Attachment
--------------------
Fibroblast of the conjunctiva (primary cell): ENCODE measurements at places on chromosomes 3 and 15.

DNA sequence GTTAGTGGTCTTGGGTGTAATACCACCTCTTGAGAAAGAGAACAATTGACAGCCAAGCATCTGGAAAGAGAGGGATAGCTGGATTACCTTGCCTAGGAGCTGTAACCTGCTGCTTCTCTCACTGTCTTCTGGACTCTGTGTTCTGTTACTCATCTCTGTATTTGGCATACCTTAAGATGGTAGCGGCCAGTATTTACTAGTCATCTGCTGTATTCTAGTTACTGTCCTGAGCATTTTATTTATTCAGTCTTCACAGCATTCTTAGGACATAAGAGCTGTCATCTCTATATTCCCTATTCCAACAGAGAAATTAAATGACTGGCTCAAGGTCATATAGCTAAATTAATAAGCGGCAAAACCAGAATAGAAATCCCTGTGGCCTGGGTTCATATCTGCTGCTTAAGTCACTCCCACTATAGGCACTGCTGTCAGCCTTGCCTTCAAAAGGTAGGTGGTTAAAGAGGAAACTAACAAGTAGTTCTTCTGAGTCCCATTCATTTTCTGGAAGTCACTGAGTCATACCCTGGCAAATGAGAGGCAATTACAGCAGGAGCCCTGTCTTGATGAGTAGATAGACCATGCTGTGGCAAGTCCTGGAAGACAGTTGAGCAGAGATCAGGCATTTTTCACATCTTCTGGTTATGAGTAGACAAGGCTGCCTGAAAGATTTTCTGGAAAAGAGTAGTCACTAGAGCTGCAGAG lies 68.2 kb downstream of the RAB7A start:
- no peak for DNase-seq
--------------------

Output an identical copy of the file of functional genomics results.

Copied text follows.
Fibroblast of the conjunctiva (primary cell): ENCODE measurements at places on chromosomes 3 and 15.

DNA sequence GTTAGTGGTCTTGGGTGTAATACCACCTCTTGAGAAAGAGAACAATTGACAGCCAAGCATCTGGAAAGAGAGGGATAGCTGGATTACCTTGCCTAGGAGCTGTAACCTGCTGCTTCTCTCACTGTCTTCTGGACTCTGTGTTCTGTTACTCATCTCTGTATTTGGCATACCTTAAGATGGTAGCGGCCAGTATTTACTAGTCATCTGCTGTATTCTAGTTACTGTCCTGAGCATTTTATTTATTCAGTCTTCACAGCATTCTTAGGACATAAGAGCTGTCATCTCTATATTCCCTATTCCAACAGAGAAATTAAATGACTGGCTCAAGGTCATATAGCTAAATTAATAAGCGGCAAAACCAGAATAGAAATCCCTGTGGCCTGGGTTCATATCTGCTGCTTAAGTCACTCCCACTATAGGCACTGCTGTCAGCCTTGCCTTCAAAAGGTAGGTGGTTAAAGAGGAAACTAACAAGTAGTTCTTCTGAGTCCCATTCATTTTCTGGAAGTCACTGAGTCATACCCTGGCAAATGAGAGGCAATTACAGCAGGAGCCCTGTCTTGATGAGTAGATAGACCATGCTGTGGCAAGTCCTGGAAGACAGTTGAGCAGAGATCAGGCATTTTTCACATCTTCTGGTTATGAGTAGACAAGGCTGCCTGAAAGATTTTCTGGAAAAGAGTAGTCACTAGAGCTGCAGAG lies 68.2 kb downstream of the RAB7A start:
- no peak for DNase-seq